Texas is suing Google for witholding, according to legal documents, “a large volume of documents” requested as part of two investigations by the state into the company “to determine whether Google has violated state and federal antitrust laws.”
Google continues to be plagued by competitors’ allegations that the company gives special preference to its own products and services in its search rankings.. The two investigations — called Civil Investigative Demands, or CIDs — by the state of Texas, were launched in July 2010 and May 2011 for similar reasons, and the tech giant is also currently under fire from federal lawmakers and the European Union
Texas Attorney General Greg Abbot — along with several other various high-level state law enforcement officials — filed the suit Monday on behalf of the Antitrust Division of the State of Texas to force Google. They are demanding, through court order, that Google hand over documents being withheld under attorney-client privilege.
The company had already produced several hundred thousand documents to the state on a rolling basis beginning in August 2010, but Texas is demanding more after Google told the state that 14,500 documents were being withheld under attorney-client privilege. Abbot contends that Google has not “met its burden of demonstrating that the privilege is applicable to many of the documents in question.”
An email between a Google vice president and his superior inadvertently released to Abbot’s office among the several thousand documents is what caught the state attorney general’s attention. The email, Abbot lays out in the filing, is not between attorney’s — although it was labeled to be protected by attorney-client privilege — and it “makes no reference to legal advice.”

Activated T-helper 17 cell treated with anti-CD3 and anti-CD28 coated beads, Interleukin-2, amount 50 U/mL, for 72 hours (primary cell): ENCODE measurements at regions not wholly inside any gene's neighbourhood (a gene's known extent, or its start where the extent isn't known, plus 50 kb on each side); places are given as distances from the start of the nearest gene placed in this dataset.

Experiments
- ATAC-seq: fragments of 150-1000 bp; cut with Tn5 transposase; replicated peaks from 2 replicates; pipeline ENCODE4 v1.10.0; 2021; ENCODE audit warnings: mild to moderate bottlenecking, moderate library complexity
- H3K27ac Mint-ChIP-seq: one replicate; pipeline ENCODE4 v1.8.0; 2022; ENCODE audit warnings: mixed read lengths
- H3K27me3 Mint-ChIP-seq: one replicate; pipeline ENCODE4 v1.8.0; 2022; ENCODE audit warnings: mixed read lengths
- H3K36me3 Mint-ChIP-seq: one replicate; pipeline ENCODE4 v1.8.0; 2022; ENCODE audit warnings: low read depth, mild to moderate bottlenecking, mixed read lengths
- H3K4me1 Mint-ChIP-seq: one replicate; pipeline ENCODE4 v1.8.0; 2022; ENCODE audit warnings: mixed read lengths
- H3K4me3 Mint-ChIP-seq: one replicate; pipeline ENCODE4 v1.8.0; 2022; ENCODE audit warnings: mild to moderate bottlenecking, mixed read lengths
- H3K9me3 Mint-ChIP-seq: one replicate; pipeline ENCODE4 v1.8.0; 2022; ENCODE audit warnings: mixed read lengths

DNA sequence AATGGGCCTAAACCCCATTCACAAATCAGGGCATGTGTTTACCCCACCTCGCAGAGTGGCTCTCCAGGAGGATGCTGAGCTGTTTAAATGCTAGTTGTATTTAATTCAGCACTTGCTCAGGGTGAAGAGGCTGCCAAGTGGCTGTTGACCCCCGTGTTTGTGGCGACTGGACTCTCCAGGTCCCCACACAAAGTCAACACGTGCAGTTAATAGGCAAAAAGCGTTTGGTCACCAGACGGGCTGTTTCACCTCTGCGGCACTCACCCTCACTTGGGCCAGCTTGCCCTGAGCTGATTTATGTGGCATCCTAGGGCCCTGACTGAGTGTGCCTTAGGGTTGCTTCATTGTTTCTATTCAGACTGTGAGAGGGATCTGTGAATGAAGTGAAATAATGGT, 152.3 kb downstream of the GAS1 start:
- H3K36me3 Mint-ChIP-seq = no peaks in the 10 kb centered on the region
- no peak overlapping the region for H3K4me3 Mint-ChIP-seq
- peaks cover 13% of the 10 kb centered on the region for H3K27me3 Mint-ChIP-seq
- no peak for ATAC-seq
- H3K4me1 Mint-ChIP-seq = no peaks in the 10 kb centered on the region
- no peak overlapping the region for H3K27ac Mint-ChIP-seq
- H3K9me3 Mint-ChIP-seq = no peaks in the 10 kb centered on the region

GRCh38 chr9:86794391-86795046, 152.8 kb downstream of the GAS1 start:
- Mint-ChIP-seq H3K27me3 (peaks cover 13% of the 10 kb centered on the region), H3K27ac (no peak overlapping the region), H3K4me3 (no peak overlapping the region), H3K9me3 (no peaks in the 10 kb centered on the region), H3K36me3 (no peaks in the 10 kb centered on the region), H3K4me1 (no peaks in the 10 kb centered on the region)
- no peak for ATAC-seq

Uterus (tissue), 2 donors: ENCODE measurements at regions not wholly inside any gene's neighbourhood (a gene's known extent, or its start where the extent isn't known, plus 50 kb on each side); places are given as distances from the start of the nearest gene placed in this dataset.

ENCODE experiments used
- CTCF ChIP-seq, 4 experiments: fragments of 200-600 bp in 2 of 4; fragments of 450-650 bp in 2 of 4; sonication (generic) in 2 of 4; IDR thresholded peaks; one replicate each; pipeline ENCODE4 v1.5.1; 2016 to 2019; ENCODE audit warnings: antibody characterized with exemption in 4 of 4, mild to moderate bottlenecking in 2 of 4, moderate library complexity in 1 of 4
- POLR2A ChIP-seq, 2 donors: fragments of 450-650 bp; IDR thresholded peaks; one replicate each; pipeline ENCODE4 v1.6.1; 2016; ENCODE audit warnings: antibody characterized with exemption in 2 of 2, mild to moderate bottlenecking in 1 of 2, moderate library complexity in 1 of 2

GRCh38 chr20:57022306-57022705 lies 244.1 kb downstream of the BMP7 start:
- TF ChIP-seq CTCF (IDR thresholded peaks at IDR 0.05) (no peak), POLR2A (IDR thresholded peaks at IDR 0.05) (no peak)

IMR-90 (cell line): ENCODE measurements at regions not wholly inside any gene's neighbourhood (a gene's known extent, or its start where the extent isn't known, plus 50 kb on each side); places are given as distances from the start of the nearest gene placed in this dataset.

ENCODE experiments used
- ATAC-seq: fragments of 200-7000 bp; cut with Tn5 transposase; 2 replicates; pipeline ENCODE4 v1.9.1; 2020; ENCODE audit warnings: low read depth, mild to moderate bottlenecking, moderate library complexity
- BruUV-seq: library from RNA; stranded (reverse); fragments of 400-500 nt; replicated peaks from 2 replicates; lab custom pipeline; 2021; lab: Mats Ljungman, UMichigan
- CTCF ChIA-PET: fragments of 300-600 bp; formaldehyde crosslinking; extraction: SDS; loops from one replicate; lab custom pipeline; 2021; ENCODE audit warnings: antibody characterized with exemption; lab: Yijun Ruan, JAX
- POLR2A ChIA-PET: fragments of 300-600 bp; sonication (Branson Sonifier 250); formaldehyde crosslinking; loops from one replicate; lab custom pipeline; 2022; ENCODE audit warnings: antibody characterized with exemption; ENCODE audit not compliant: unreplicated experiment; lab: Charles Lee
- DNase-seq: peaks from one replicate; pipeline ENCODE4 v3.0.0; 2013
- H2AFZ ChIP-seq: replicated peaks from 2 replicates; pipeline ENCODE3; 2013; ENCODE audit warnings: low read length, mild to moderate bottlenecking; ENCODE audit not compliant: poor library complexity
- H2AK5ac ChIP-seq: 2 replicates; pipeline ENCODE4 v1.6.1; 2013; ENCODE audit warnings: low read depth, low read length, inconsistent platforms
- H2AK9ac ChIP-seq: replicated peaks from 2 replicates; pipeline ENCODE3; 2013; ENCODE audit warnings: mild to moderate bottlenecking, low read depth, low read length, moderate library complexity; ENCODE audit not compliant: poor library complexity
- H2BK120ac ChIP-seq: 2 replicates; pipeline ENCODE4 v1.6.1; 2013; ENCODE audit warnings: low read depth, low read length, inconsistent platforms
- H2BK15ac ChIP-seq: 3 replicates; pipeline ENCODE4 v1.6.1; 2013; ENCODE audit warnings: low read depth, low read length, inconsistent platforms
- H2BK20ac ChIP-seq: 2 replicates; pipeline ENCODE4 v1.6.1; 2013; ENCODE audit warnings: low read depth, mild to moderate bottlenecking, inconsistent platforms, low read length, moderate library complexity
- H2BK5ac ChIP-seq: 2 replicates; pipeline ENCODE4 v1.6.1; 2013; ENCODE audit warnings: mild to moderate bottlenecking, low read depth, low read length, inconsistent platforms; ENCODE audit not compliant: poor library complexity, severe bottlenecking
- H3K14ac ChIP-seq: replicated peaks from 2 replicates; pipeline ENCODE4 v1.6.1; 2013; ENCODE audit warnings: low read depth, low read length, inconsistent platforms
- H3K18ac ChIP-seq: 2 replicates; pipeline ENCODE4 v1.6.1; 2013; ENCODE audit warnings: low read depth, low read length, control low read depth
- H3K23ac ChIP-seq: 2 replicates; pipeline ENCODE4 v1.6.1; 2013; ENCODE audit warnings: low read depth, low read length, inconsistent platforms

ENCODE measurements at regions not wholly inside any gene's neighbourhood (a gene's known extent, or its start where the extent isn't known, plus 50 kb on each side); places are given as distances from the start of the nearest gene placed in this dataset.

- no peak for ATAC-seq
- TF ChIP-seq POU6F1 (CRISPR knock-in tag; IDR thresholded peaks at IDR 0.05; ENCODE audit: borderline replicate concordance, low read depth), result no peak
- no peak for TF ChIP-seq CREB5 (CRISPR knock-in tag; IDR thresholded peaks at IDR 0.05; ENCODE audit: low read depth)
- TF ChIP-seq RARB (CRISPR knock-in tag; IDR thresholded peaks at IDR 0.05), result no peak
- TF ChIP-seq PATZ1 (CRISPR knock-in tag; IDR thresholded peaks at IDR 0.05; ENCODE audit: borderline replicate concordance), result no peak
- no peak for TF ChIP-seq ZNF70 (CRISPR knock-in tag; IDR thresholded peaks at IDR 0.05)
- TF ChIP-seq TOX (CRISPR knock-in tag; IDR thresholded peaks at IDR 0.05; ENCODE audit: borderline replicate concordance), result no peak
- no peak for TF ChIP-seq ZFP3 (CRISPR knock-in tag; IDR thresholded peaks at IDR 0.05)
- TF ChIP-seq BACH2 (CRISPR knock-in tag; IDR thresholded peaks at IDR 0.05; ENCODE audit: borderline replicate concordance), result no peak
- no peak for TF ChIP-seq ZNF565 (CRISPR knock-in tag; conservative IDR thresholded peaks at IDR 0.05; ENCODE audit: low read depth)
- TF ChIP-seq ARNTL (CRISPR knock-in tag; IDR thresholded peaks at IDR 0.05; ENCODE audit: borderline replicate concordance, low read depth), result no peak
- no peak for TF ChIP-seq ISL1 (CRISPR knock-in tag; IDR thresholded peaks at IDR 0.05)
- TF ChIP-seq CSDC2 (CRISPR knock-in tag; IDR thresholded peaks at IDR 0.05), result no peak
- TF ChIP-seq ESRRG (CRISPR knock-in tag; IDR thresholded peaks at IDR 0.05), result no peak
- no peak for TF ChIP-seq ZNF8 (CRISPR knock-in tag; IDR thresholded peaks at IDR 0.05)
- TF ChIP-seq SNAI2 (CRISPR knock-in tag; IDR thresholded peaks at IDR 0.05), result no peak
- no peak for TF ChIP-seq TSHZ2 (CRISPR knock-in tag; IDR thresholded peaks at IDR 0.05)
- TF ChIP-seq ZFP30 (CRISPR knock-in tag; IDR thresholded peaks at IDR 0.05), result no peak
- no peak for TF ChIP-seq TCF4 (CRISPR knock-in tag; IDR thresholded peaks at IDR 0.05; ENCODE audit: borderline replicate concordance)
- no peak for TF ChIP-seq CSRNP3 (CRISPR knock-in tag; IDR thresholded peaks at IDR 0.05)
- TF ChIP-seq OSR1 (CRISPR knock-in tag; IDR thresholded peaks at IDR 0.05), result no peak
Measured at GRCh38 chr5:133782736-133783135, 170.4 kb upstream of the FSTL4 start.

“The email at issue is a communication between non-lawyer Google executives discussing their recommendation to change how Google uses review content from competing sites and the process for presenting this recommendation to Google’s management for discussion and decision,” said the filing. Google’s counsel requested that the Attorney General’s office delete all copies of that email, which Abbot refuses to do.
“The document is highly relevant to the conduct being investigated by the Attorney General’s office,” said the filing.
Abbot contends in the filing that it believes that the representative sampling of documents it prepared for the court to review “will likely demonstrate that Google has significantly overreached in its effort to prevent disclosure of documents to the CIDs,” and that it would provide the Court with the privilege log of entries for these documents, and including the redacted versions, to review.
Google did not respond to TheDC’s request for comment by the time of publication.
Update: In a statement to TheDC, a Google spokesperson said, “We have shared hundreds of thousands of documents with the Texas Attorney General, and we are happy to answer any questions that regulators have about our business.”